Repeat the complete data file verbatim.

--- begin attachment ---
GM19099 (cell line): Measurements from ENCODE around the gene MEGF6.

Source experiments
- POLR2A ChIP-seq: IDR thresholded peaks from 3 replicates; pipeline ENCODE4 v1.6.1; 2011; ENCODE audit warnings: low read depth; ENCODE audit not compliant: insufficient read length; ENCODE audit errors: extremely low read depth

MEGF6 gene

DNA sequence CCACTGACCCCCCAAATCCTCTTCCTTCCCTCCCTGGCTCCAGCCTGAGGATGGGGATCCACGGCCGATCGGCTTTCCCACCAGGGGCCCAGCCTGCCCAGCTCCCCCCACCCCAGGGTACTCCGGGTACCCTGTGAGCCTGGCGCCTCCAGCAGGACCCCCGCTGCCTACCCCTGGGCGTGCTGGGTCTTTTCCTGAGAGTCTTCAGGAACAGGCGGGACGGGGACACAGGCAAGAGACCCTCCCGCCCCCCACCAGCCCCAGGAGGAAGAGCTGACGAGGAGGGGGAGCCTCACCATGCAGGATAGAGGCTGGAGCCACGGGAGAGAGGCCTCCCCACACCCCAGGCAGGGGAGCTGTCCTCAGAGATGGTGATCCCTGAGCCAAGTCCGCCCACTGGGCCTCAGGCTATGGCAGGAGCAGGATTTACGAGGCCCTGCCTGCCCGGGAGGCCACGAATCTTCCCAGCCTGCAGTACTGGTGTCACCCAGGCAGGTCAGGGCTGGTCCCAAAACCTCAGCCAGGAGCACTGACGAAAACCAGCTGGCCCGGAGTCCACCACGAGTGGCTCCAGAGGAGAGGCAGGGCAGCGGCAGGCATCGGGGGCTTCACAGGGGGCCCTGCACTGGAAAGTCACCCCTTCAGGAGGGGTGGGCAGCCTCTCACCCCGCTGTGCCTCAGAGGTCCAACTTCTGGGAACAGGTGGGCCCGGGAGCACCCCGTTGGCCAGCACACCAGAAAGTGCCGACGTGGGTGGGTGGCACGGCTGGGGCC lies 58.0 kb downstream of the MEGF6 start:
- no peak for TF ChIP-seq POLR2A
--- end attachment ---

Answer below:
GM19099 (cell line): Measurements from ENCODE around the gene MEGF6.

Source experiments
- POLR2A ChIP-seq: IDR thresholded peaks from 3 replicates; pipeline ENCODE4 v1.6.1; 2011; ENCODE audit warnings: low read depth; ENCODE audit not compliant: insufficient read length; ENCODE audit errors: extremely low read depth

MEGF6 gene

DNA sequence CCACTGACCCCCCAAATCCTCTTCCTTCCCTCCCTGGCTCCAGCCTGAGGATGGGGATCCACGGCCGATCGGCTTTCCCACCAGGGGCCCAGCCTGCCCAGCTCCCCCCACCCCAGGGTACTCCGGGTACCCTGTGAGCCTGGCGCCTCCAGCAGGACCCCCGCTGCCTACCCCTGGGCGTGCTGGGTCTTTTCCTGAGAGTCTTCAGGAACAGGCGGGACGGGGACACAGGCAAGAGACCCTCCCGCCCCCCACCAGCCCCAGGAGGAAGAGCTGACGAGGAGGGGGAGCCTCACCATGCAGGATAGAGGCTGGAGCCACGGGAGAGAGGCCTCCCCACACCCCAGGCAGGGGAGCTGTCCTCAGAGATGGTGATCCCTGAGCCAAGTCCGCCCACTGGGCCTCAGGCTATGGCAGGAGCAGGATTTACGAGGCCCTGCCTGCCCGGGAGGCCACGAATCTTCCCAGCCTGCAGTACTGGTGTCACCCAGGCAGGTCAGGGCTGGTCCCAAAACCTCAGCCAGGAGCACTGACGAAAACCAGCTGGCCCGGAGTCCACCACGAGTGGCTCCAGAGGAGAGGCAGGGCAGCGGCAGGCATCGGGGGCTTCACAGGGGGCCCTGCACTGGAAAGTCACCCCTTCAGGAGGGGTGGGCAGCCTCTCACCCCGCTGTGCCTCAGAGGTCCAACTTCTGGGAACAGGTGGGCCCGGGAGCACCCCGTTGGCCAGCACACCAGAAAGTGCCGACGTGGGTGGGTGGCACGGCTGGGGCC lies 58.0 kb downstream of the MEGF6 start:
- no peak for TF ChIP-seq POLR2A